My turn

Of sinkholes and firetrucks in Calumet City

2012-08-02T00:00:00Z Of sinkholes and firetrucks in Calumet CityBy George Grenchik Times Columnist
August 02, 2012 12:00 am  • 

Firetrucks get our attention. I guess they are supposed to. They are big, come in bright colors and even when not blasting horns and sirens, you can easily hear them.

Yes, firetrucks are cool and when you see them running hot (blaring and blasting) you know that trained, competent, professional help is on the way.

What wasn’t so cool, about a week ago, was seeing one of Calumet City’s firetrucks stuck in a sinkhole that was about eight-feet deep. This occurred at the intersection of Buffalo Avenue and Sibley Boulevard.

The engine was en route to check some power lines after the storms of July 24. Turning on to Buffalo from Sibley the back end of the truck broke through the pavement, which turned out to be the only thing that had been holding up all the vehicles which had been passing over that spot for who knows how long.

No one was hurt and there was somewhat of a bemused air about the situation.

What was not so bemusing was the knowledge that there are things underground that should not have a firetruck upon them. Things like natural gas lines.

And indeed there was one. Nicor verified there was a live line directly under the sunken firetruck. Needless to say, the extrication of the firetruck proceeded with great caution.

After several hours, Wes’ Towing and its massive million-dollar tow truck slowly picked the back end of the firetruck out of the hole while another tow truck slowly pulled at the front of the truck to bring it to safer (let’s hope) ground.

It was quite an operation.

With the truck out of the hole, I did take my turn looking into the hole and did see the large gas line.

As it happened, the fall of the truck was stopped by the water main which prevented the truck from possibly landing on the line, which I imagine could have ruptured, which means one little spark from anywhere ... disaster.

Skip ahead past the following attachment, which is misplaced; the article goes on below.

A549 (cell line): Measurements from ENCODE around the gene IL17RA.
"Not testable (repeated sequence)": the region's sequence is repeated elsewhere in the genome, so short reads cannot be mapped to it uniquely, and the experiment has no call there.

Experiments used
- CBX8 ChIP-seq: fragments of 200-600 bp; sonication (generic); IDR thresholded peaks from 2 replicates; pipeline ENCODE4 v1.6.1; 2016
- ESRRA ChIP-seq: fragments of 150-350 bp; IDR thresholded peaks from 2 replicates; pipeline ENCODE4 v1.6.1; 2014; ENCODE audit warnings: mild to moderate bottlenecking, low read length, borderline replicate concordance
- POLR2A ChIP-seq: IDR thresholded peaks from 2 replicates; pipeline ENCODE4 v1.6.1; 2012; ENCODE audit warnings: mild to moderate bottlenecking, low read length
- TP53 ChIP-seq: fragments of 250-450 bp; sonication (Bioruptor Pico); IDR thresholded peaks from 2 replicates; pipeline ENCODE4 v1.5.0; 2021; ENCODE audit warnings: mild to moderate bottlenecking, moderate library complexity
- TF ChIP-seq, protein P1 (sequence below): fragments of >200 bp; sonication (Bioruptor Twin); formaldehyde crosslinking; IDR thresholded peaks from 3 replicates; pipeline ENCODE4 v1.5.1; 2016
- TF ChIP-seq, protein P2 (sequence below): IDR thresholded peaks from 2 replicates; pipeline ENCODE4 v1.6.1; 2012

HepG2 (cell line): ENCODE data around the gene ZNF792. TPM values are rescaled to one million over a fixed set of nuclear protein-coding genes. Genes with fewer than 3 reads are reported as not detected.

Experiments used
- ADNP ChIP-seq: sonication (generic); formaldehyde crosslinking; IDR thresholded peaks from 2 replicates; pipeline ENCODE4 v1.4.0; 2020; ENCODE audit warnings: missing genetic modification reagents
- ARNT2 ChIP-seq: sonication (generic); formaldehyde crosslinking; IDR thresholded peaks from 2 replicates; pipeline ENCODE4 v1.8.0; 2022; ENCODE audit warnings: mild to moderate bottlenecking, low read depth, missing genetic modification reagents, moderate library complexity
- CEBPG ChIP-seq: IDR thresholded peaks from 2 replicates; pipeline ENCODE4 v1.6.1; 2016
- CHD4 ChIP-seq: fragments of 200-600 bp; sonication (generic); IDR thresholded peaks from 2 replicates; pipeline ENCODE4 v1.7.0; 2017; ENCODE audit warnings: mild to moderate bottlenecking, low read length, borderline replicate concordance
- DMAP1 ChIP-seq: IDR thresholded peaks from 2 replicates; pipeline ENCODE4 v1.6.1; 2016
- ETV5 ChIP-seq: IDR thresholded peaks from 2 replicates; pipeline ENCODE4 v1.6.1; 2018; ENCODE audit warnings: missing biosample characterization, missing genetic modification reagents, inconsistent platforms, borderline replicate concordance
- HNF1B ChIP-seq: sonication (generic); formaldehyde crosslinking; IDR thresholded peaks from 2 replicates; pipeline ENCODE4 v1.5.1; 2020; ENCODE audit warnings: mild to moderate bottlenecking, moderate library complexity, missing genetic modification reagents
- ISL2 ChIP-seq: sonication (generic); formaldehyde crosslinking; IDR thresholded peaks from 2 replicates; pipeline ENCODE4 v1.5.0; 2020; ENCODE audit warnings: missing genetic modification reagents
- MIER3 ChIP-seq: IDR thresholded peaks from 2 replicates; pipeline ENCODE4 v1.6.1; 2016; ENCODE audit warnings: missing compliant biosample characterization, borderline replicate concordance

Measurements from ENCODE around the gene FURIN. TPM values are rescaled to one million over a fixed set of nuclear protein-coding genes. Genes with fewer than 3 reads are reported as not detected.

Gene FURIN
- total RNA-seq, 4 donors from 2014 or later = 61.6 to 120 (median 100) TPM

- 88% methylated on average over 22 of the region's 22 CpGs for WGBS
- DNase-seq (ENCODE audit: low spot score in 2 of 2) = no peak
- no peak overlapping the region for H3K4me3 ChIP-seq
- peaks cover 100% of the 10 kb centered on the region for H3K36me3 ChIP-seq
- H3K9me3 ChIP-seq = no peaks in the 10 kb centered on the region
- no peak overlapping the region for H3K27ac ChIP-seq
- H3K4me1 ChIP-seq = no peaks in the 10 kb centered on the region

Anyway, I learned a new saying that day which I think is big time true and a wise thing to keep in mind. One of the firefighters on the scene said that if you see a firefighter run ... catch up.

Mike Giglio, of Calumet City Plumbing, explained to me that little by little older sewers leak and water gradually washes the sand and dirt away. Then you have a heavy storm, like happened during the night before the incident, then you have a heavy vehicle on a side street that doesn’t see many heavy vehicles, and then the pavement doesn’t tolerate the weight. And then you have a firetruck in a sinkhole.

What was great to see were all the entities that came together to take care of what could have been a devastating situation. There was the Fire Department, the police, the Emergency Services Disaster Agency, the Water Department, Nicor, Public Works Department, numerous city officials, Wes’ Towing and Calumet City Plumbing.

I remember 20 years ago, a similar incident happened. A cement truck came to rest in, not on, Hirsch Avenue. It occurred just before school let out at St. Victor and attracted quite a crowd of kids at dismissal.

Yes, our infrastructure needs work. Not just in Calumet City, but in many places across the country. I have a hard time with folks who continually harp on governmental agencies to cut spending. From the firetruck in the sinkhole episode, it seems to me that could be a disastrous choice.

Thanks for reading.

The opinions are solely those of the writer. George Grenchik is a longtime Calumet City resident and retired instructor at Bishop Noll Institute in Hammond. He can be reached at

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